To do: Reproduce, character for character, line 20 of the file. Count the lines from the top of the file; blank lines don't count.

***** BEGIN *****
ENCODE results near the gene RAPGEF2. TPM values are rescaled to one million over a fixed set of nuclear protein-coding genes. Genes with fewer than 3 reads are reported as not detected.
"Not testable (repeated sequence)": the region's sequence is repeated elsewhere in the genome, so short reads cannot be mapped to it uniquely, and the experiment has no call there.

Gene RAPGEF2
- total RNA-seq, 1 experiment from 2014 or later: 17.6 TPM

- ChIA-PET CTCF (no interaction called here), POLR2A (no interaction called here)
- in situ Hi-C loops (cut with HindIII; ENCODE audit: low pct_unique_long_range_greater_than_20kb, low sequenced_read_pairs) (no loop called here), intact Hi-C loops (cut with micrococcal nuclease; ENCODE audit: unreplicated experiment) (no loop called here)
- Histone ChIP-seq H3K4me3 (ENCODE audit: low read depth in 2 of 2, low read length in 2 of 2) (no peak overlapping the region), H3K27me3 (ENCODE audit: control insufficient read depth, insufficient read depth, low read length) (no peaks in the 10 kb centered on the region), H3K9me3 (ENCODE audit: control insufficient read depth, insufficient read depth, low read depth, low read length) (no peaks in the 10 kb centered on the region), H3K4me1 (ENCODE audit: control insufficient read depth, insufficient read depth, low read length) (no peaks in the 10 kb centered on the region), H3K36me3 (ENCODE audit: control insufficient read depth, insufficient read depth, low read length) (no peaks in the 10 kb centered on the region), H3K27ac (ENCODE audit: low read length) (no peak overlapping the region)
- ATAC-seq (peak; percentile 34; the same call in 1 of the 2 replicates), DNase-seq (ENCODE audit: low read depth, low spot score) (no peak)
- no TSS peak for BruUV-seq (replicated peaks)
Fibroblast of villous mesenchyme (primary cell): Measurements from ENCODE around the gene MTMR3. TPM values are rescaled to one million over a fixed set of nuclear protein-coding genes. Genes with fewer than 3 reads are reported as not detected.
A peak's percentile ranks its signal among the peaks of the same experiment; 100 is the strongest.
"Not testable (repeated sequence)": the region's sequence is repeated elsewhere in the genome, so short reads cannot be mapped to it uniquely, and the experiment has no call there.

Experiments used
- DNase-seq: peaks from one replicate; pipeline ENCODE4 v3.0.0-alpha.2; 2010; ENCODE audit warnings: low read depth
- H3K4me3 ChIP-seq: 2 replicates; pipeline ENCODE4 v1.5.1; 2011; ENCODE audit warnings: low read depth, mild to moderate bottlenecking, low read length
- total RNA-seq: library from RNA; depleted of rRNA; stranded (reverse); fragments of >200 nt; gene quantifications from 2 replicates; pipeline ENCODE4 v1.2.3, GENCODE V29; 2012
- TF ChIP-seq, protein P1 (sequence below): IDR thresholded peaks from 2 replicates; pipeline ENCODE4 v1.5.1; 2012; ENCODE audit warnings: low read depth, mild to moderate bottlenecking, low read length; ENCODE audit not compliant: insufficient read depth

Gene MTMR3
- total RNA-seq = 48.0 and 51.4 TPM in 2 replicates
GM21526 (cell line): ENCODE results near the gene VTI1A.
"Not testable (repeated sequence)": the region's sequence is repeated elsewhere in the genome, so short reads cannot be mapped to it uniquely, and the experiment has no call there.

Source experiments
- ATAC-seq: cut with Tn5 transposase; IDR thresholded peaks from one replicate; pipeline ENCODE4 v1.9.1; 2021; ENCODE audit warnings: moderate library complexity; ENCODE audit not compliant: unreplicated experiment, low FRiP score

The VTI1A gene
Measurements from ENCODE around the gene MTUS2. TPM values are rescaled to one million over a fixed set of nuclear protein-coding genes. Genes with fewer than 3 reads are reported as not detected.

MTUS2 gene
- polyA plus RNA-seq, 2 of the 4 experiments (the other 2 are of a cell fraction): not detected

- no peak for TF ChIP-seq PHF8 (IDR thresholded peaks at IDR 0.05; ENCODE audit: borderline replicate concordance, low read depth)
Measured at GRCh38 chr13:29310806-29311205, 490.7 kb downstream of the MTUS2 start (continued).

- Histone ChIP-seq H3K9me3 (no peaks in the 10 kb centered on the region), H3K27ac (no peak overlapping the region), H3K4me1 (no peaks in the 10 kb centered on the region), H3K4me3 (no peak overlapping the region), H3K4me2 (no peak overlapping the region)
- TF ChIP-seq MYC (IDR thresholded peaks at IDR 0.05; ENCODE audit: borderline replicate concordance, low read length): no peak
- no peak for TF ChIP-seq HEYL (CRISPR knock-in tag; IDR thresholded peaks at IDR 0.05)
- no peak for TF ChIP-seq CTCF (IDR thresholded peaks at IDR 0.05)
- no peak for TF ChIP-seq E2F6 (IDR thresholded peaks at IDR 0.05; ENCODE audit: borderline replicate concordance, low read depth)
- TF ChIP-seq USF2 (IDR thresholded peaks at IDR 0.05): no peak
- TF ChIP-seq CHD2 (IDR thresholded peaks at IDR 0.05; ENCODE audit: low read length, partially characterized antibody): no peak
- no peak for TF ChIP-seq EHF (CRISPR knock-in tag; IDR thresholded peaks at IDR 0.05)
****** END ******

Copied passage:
GM21526 (cell line): ENCODE results near the gene VTI1A.